which he summed up as “freedom of discussion, unity of action.” Lenin argued for
the need to “work tirelessly … to see to it that all the higher-standing bodies are
elected, accountable and subject to recall.” He continued:
Speaking in the context of what would prove to be only a temporary reunification with the Mensheviks, Lenin added: “this ideological struggle must not split the organizations, must not hinder the unity of action of the proletariat.” However, “before the call for action is issued, there should be the broadest and freest discussion and appraisal of the resolution, of its arguments and its various propositions.”
The Party Congress was to be the highest decision making body, and Lenin emphasized that “under no circumstances shall we submit to decisions of the Central Committee (CC) which violate the decisions of the Congress.” But he also reserved the right to “fight ideologically against those decisions of the Congress which we regard as erroneous.” The previous year the Bolsheviks had explicitly guaranteed the right of a minority “to advocate its views and to carry on an ideological struggle, so long as the disputes and differences do not lead to disorganization.”
Within a few years, however, Lenin retreated from many of these organizational principles. With the final defeat of the revolutionary movement that had begun in 1905, a period of extreme reaction began in Russia from late 1907. It was a time of “disorganization and disintegration” for the left, with internal conflicts and divisions as the various groups shrank dramatically. Within the ranks of the Bolsheviks it was a time of bitter faction fights and expulsions, with Lenin increasingly attempting to impose a single “party line” on the membership. No doubt in such difficult circumstances some tightening of organizational practices was necessary in order to prevent the Bolsheviks from falling apart completely, but Liebman argues convincingly that Lenin swung much too far in this direction, calling this the period of “Leninist sectarianism.”
As circumstances changed, however, so did the Bolsheviks’ organizational practice. The final break with the Mensheviks came in 1912 during a period of renewed working-class militancy in Russia. Then came the war years, difficult at first, but finally leading—as Lenin believed they would—to a new revolutionary upsurge in February 1917 and the overthrow of the Tsar. In the process, the Bolshevik Party was transformed. Here is Liebman’s description:
Having been obliged by force of circumstance to organize in a not very democratic way, or even in a basically anti-democratic one, the Party opened itself in 1917 to the life-giving breeze of democracy. The rules of underground work, though they did not wholly vanish, became less important than the methods of public discussion. The monolithic character that Lenin had tried to give the Party during the last pre-war years disappeared completely, yielding place to a variety of tendencies that were in many ways mutually contradictory. The right of these tendencies to exist … now became a reality.
This pluralism, as is well known, extended all the way up to the Central Committee, where key issues were debated out, often in public. In April, Lenin declared that “it would be advisable openly to discuss our differences,” and Trotsky later reported in his History of the revolution, “Almost all the local organizations formed into majorities and minorities.” Members of the minority served on the Party’s executive bodies, were allowed ample space in its publications, spoke at length at its conferences, and generally issued a minority report at the end. Even when, on the eve of the October revolution, Kamenev and Zinoviev publicly disagreed with the seizure of power on behalf of the Soviets (workers’ councils in which the Bolsheviks now held a majority), putting the whole operation at risk, they remained on the Central Committee, despite the fact that Lenin personally wanted to expel them from the Party.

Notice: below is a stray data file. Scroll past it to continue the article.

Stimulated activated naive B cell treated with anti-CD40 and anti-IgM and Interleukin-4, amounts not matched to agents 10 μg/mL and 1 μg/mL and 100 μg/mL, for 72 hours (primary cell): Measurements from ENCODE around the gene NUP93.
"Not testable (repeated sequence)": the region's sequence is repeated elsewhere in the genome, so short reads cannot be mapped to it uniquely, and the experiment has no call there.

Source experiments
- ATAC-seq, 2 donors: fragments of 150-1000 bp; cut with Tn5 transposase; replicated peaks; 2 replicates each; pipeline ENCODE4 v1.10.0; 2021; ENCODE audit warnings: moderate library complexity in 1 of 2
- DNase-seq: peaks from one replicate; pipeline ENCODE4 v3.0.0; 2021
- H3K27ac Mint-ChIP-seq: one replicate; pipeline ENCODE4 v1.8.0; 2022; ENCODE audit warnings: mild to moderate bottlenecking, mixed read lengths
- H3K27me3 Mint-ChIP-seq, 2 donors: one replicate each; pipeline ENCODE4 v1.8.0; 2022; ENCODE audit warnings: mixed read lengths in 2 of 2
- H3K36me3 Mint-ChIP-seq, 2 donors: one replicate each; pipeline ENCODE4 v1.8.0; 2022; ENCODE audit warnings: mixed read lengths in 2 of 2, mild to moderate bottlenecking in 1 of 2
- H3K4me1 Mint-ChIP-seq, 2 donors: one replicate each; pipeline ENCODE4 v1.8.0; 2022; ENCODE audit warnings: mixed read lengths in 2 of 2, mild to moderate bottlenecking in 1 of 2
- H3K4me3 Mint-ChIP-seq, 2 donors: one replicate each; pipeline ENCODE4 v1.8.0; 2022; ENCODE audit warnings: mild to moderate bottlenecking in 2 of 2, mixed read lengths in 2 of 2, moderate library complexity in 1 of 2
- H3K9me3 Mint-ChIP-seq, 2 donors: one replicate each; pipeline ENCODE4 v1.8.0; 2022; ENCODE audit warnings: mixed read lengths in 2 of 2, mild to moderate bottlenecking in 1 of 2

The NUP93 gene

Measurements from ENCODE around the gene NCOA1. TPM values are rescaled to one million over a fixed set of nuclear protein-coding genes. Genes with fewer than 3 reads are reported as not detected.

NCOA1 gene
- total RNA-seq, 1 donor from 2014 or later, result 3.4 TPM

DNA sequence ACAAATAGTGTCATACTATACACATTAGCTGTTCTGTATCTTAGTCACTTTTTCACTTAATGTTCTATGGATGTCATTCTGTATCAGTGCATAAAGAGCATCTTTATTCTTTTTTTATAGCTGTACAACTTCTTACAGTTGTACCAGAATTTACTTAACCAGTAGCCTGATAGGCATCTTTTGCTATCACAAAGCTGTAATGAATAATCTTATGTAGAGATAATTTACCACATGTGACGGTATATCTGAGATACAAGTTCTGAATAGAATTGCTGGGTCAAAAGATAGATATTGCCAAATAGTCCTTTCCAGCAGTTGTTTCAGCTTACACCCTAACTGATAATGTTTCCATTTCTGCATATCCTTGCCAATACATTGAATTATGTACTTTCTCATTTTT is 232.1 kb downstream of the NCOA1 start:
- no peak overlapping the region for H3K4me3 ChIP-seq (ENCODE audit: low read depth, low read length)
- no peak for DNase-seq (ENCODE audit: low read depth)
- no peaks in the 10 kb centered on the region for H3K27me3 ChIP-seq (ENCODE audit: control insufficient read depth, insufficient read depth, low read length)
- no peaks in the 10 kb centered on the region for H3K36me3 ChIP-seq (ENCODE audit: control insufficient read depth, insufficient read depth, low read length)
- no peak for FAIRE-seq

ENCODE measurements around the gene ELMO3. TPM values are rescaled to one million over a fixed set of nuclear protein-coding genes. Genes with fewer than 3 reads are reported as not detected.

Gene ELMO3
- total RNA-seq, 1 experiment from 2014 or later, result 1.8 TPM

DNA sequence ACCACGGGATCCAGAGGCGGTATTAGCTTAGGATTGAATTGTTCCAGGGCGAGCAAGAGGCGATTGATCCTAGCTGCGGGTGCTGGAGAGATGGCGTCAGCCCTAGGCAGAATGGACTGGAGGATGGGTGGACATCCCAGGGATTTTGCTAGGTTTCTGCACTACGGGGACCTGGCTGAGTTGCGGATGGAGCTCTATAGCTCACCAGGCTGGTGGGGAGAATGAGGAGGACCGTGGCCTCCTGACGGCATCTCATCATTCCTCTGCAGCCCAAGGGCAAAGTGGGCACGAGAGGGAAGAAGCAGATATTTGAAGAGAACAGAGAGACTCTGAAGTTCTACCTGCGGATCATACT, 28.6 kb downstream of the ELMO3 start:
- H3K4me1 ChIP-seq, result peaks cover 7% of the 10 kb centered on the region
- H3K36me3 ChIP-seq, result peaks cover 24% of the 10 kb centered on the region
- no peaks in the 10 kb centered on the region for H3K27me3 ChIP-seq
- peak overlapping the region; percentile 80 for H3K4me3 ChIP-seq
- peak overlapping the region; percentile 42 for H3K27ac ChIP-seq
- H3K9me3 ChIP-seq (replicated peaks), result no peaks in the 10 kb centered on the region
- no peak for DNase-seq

Sharp disagreements and debates remained the order of the day after the Bolsheviks had come to power and during the Civil War that soon followed. In these extreme conditions, with the revolution fighting for its life first against blockade and invasion, then against a counter-revolutionary White Army backed by the capitalist powers, it is hardly surprising that the Bolshevik government frequently felt compelled to institute repressive measures against its political opponents. But in the early years of the revolution, such steps were seen as temporary expedients and were frequently lifted.
In 1921, with the economy in shambles and the future of the new Soviet state uncertain, factions were banned in the Bolshevik Party (now the Communist Part of the Soviet Union) itself. The measure was explicitly intended to be temporary, but as the revolution degenerated over the next several years and as an entrenched state bureaucracy led by Stalin took power, the ban became permanent. As the revolution died, so did democratic centralism.
As late as 1922, however, robust democratic procedures were still in evidence in the Communist International—the network of revolutionary parties from around the world launched in the wake of the Russian Revolution. One quote, from the Fourth Congress in November of that year, will suffice to illustrate the way in which minority voices were treated in Comintern debates: